Of course, we should also not neglect to note that an ignorance of Scripture and of God’s power go hand-in-hand, for it is only through God’s divine revelation of Himself that we can ever learn to recognize His sovereign power at work, even today!


The fact that Jesus gives such a short response to the actual question shows us, again, that marriage in the resurrection was not the real issue here. Yet Jesus does give an answer, and we may be incredibly thankful for that. Furthermore, we ought to take a few moments to discuss it.

Jesus answers simply that such a woman and brothers would not be an issue in the resurrection, for no one will marry or be given in marriage. Thus, she will not be married to any of the brothers, nor will any of them be married to her. Instead, we will become like the angels who likewise do not marry.

We should note that this comparison to angels is what led to the cultural idea of people becoming angels whenever they die or, at least, floating around on clouds with halos and harps. Yet Jesus very clearly did not say that we become angels, nor that we will become like angels in every respect. Rather, we will simply be like the angels in that there will no longer be marriages among us, just as there are no marriages among them. As humans, we are in an entirely separate category of creature than the angels and will never become one of them any more than an animal could become human or a human could become an animal.

But why will there be no marriages in the resurrection, especially whenever God clearly established the institution of marriage for humanity within Eden? The reality is that marriage itself will not pass away in the resurrection, but marriages very much will. In Ephesians 5:32, after citing Genesis 2:24 (which is the biblical definition and institution of marriage), Paul says, “This mystery is profound, and I am saying that it refers to Christ and the church.” A man and woman becoming one flesh (aka marriage) refers to Jesus and His bride, the church, which is the Marriage. Each marriage in this life will pass away because these marriages are simply shadows of the reality that is still to come.

Indeed, our earthly marriages are a bit like the Lord’s Supper, for that meal points to realities far beyond itself. As we eat the bread and drink the cup, we look back upon the death of our Lord to redeem us from our slavery to our sin, and we also look forward to Christ’s return and the marriage supper of the Lamb that we shall share. The cross and the second coming are the substance; this sacrament is our present shadow of those realities, kept to remind us that they are indeed real. Earthly marriages are a similar sign of the great and everlasting marriage that is to come.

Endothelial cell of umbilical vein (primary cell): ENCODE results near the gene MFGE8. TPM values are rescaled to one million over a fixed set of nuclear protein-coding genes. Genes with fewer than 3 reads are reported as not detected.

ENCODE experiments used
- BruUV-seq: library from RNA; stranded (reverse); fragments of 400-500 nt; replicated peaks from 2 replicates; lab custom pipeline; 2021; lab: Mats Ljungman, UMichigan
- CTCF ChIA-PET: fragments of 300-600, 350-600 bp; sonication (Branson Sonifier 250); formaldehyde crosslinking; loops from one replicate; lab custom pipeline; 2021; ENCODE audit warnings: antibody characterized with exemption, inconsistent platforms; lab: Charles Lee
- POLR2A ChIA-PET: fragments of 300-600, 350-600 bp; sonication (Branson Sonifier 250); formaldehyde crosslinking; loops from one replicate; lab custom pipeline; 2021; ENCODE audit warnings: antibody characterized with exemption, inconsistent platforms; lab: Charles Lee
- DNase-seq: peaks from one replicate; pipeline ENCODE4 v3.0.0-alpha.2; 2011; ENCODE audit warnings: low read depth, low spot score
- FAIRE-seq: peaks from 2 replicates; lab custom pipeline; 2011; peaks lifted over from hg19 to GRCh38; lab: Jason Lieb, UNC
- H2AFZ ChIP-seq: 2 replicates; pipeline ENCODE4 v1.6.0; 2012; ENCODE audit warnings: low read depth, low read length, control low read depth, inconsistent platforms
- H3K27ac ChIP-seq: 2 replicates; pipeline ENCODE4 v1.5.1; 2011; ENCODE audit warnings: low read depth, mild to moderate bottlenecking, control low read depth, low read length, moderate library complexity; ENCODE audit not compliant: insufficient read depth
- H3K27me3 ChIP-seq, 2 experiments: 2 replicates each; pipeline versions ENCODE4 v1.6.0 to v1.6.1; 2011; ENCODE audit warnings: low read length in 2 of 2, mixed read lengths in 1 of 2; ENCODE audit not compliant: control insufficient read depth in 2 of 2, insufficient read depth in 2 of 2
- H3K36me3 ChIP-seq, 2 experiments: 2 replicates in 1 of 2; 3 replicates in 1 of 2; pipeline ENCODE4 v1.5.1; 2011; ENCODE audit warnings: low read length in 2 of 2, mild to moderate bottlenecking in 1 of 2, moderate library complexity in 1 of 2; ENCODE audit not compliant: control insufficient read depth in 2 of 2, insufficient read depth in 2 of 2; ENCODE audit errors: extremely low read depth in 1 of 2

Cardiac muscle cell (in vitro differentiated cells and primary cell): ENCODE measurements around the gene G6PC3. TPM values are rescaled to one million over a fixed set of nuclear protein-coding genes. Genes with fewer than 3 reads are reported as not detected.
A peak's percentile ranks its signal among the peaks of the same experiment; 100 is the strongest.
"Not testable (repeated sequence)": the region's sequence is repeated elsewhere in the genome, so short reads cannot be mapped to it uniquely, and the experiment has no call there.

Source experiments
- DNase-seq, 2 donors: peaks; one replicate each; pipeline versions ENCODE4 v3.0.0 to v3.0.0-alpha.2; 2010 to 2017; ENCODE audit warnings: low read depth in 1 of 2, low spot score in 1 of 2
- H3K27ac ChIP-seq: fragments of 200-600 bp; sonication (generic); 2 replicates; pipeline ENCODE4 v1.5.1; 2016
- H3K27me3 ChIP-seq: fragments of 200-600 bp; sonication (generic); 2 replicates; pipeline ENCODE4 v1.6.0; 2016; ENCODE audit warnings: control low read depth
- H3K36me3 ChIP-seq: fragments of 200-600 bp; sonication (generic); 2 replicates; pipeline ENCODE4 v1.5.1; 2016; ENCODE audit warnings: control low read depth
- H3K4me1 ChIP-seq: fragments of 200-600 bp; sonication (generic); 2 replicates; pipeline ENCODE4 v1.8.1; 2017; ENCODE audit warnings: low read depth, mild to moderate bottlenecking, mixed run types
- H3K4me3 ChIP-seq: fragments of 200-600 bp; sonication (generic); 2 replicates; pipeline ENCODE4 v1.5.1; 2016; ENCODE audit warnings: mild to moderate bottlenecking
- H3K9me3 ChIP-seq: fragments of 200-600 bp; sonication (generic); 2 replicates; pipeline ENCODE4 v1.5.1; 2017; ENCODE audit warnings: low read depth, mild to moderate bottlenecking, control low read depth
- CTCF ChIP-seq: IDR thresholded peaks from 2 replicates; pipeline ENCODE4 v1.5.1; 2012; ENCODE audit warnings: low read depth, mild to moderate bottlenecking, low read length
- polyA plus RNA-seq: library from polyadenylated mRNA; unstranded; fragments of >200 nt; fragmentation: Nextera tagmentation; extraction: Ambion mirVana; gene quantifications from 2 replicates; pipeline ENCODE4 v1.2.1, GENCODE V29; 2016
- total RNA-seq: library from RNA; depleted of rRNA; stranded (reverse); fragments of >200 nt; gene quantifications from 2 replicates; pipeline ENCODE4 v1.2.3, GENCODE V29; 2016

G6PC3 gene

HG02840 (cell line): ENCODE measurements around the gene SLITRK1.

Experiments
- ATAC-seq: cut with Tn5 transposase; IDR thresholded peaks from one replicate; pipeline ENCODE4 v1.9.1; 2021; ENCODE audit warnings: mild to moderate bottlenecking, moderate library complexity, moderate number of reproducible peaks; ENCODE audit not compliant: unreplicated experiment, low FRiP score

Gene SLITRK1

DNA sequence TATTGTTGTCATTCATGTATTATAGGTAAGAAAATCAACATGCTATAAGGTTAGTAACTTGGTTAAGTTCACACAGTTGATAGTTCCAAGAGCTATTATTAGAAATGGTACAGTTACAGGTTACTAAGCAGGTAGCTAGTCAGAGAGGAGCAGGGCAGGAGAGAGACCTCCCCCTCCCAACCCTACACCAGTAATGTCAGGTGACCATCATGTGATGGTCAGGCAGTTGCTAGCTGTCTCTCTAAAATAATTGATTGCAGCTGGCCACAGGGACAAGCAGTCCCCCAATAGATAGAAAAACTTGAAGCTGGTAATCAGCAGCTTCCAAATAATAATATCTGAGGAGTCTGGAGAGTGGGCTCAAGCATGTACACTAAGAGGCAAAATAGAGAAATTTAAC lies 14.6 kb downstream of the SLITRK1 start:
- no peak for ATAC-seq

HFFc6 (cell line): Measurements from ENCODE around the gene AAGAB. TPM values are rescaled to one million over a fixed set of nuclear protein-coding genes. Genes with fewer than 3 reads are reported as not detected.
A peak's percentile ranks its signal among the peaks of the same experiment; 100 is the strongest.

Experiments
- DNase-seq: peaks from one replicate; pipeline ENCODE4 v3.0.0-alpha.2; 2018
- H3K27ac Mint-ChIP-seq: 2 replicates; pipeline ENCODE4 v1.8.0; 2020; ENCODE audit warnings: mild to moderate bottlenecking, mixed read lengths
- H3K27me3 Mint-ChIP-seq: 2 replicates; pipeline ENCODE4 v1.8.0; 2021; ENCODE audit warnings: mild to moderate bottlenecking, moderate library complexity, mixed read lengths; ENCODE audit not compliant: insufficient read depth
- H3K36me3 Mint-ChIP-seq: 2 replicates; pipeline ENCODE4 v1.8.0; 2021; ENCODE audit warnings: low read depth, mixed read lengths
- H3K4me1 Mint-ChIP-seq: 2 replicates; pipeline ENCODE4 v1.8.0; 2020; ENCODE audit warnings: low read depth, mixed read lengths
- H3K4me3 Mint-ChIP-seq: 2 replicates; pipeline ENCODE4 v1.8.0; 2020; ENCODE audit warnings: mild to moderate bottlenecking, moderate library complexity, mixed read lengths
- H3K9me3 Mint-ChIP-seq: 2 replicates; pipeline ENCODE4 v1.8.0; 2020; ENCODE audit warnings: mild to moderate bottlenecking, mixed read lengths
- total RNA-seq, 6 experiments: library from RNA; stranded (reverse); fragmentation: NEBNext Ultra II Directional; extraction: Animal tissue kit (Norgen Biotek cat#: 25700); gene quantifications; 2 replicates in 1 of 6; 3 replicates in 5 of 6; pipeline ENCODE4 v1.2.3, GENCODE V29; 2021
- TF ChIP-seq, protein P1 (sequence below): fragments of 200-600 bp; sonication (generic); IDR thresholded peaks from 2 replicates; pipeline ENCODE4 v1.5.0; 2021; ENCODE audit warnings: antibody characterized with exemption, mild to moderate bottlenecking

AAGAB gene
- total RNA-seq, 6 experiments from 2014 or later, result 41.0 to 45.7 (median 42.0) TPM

Also, the importance of the Lord’s Supper is not diminished by noting that it points to realities greater than the elements themselves. Indeed, Paul warned the Corinthians that many have died by partaking of the sacrament in an unworthy manner. Again, this is not because there is anything inherently special about this particular bread and cup, except what they signify. The same is also true with marriage as an institution. Each marriage matters because each marriage is meant to testify of the ultimate marriage.

Or, as one writer has said, “in a real way, conjugal marriage is the end of the world. It connects this world to the next, it unites Heaven and earth, and it is a sign that read, ‘This is the way the world will end, not with a bang, not with a whimper, but with wedding bells.'”[3]


Speaking of the end of the world, Jesus quickly moved on to the topic that the Sadducees clearly were intending to question: the resurrection. Jesus addressed their unbelief by saying, “And as for the dead being raised, have you not read in the book of Moses, in the passage about the bush, how God spoke to him, saying, ‘I am the God of Abraham, and the God of Isaac, and the God of Jacob’? He is not the God of the dead, but of the living. You are quite wrong.”

Jesus’ answer is brilliant because it bypassed the typical excuse that the Sadducees used for rejecting the doctrine of the resurrection: that it was not mentioned in the Torah. They argued that Moses knew nothing of this teaching but that it was conceived later by the non-inspired prophets. So, Jesus answered them from the Torah, leaving them without excuse.

Notice how Jesus drew from one of the most well-known passages in all of Scripture: God meeting Moses through the burning bush. He then brought up God’s self-identification as the God of the patriarchs (Abraham, Isaac, and Jacob) as evidence for the resurrection. The argument here is as simple as it is profound. God would not have presently identified Himself as the God of the patriarchs if the patriarchs were not still alive beyond their earthly deaths.

Yet notice how Jesus returns to their ignorance of Scripture by grounding His answer with the question, “Have you not read…?” John Piper writes about this, saying,